#HugeDriveToUnjargonConnectivityJargon – in Plain EnglishJason Siddall
When it comes to acronyms, colloquialisms, and budding terminology, jargon affects us all. However, if there’s one place where natural language barriers fall away and things get totally confusing, it’s with ‘connectivity-speak.’ Our worldwide web requires translation at the best of times, but connectivity jargon throws up a bunch of confusing words, letters and phrases all of its own.
Connectivity jargon, heavily acronym-based, sometimes needs its own dictionary. To that end, we’d like to shed a little light and we hope this helps you to better understand this tangled word web:
3G – third-generation wireless technology regarding speed, which must be at least 384kbps (kilobytes per second).
4G – fourth-generation wireless technology of which there are two: WiMAX (Worldwide Interoperability for Microwave Access) which provides PHL (multiple physical layer) and MAC (Media Access Control) and LTE (Long Term Evolution) – the latter based on an IEEE (Institute of Electronics Engineers) rating.
Bandwidth – measured in Mbps (Megabytes per second) and here’s where connectivity jargon counts, as it’s not to be confused with internet speed – bandwidth refers to the amount of data transferable at one time.
Bandwidth Throttling – a narrowing of bandwidth which the service provider does to reduce the normal amount of transferrable data at a time.
Bluetooth – a wireless connection, using short-range signals that enable devices in close proximity to connect and communicate. Wireless headsets and hands-free car kits operate using Bluetooth.
Chatbot – human conversation and communication simulation.
GBps – gigabytes per second.
Gbps – gigabits per second.
Hashtag – (#) labels keywords or phrases for use in social media, connectivity jargon notwithstanding, converting them into active links to a feed that is updated in real time – a great assist in searches. Remember to leave no spaces between words preceded by a hashtag as demonstrated in the title heading above.
Hotspot – an area where there is Wi-Fi (wireless internet signal).
HTML – Hypertext Mark-up Language, which is a coding language used to design websites.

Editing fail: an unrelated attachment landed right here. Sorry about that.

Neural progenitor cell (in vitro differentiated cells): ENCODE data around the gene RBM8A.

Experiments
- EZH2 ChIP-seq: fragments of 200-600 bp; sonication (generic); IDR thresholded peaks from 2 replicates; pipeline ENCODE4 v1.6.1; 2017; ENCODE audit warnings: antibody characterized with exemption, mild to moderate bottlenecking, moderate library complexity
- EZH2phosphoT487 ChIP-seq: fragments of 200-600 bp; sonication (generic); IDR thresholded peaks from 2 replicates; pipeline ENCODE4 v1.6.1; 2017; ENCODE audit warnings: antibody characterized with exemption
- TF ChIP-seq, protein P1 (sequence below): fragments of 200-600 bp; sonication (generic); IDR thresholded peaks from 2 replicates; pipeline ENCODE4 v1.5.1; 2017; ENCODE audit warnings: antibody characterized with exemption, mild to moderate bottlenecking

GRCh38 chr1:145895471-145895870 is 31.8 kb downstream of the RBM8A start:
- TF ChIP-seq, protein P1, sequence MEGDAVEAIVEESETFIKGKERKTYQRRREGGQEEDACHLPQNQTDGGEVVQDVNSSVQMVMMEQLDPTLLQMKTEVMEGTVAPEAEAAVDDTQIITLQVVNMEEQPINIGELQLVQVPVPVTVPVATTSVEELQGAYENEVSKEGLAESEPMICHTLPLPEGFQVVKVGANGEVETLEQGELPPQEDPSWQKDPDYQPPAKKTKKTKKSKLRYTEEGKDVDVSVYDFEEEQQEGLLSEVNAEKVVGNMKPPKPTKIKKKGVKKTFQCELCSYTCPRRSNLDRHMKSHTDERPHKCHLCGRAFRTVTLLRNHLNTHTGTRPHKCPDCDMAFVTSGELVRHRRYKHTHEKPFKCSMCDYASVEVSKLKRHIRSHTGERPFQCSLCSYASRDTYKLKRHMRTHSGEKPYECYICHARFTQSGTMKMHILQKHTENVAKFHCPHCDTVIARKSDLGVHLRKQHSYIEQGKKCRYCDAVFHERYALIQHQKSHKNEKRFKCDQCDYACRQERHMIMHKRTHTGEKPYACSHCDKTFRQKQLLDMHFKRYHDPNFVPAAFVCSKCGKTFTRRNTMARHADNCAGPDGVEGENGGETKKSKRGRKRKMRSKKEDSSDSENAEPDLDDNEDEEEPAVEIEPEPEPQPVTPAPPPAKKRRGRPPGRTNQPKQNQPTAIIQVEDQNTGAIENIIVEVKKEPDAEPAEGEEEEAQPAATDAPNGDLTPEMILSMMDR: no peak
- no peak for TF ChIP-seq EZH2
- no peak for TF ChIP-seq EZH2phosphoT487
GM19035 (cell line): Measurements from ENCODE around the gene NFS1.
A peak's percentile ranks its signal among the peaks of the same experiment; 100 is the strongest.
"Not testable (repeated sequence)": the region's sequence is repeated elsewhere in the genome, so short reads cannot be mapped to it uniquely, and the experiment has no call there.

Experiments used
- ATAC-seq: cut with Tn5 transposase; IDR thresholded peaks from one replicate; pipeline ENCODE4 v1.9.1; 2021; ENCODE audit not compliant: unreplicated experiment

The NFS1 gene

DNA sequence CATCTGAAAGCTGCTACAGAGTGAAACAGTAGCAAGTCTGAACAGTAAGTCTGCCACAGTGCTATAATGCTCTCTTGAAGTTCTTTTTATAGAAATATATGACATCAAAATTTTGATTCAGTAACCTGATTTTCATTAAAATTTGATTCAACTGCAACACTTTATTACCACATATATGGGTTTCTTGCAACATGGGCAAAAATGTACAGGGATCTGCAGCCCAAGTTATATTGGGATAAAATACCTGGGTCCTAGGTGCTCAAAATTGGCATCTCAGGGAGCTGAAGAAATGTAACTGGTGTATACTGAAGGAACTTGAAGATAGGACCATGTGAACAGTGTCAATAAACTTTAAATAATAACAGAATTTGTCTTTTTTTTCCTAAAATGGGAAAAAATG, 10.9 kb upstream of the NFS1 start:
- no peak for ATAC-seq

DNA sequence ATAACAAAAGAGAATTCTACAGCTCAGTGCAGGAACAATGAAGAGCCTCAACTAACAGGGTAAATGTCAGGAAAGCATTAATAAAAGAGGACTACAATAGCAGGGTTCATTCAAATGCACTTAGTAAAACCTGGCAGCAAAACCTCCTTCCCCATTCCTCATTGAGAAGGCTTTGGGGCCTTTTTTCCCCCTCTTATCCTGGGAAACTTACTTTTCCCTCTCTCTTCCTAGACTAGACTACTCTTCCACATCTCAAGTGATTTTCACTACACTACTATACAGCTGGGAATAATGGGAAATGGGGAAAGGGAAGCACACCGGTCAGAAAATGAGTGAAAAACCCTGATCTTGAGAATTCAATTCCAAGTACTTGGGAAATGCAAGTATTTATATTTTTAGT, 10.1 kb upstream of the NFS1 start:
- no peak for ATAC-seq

IP-Address – (Internet Protocol) address, or unique number assigned to all and every device connected to the internet.
ISP – Internet Service Provider.
LAMP – Linux, Apache, MySQL (My – and here’s where connectivity jargon rules, is the name of the founder’s daughter and SQL stands for Structured Query Language) and PHP (which they call a recursive acronym, stands for Hypertext Pre-processor), the 4 basic software technologies for creating websites. Sometimes Perl (Practical Extraction and Reporting Language) or Python (you’re going to love this – Python isn’t an acronym. It’s implementor, Guido van Rossum was also reading the published scripts from “Monty Python’s Flying Circus”, a BBC comedy series from the 1970s at the time and thought he needed a name that was short, unique, and slightly mysterious and so, in another way that epitomizes connectivity jargon perfectly, he decided to call the language Python) is meant instead of PHP as the scripting language.
LAN – Local Area Network: a network of connected devices that share information, generally used within companies for ease of access in sharing documents, videos, images etc.
MBps – megabytes per second.
Mbps – megabits per second.
P2P – Peer to peer network for two or more computers to communicate without routers or servers.
Phishing – online scam systems where bad people imitate popular websites so they can collect personal information entered.
Proxy – an intermediary-type server for access to data held by other servers.
Server – this refers to a super-fast computer which delivers information all over a network at lightning speed. Servers are used, for example, to host websites so when a user connects, a webpage will be displayed.
The Cloud – Instead of storing data on a hard disk drive, it is stored on the Internet via networks and servers.
The IoT – the Internet of Things refers to the ability of the Internet to connect to objects and the “things” themselves.
VoIP – Voice over Internet Protocol for making calls via an internet connection.
VPN – Virtual Private Network – the connectivity jargon explaining a service that hides personal identities by routing traffic through a proxy server.
Web browser – The particular software displaying websites you search for on the Internet.
Wi-Fi – a wireless hotspot that wireless devices use to connect to the Internet. Wi-Fi is not short for Wireless Fidelity, as apt as that may seem, it is simply a trademarked phrase that means IEEE 802.11x.
So, there you have it, connectivity jargon ‘unjargoned’ for your edification. This makes a fun read to take the boredom out of any a boardroom meeting or a quiz game to test the team’s jargon literacy.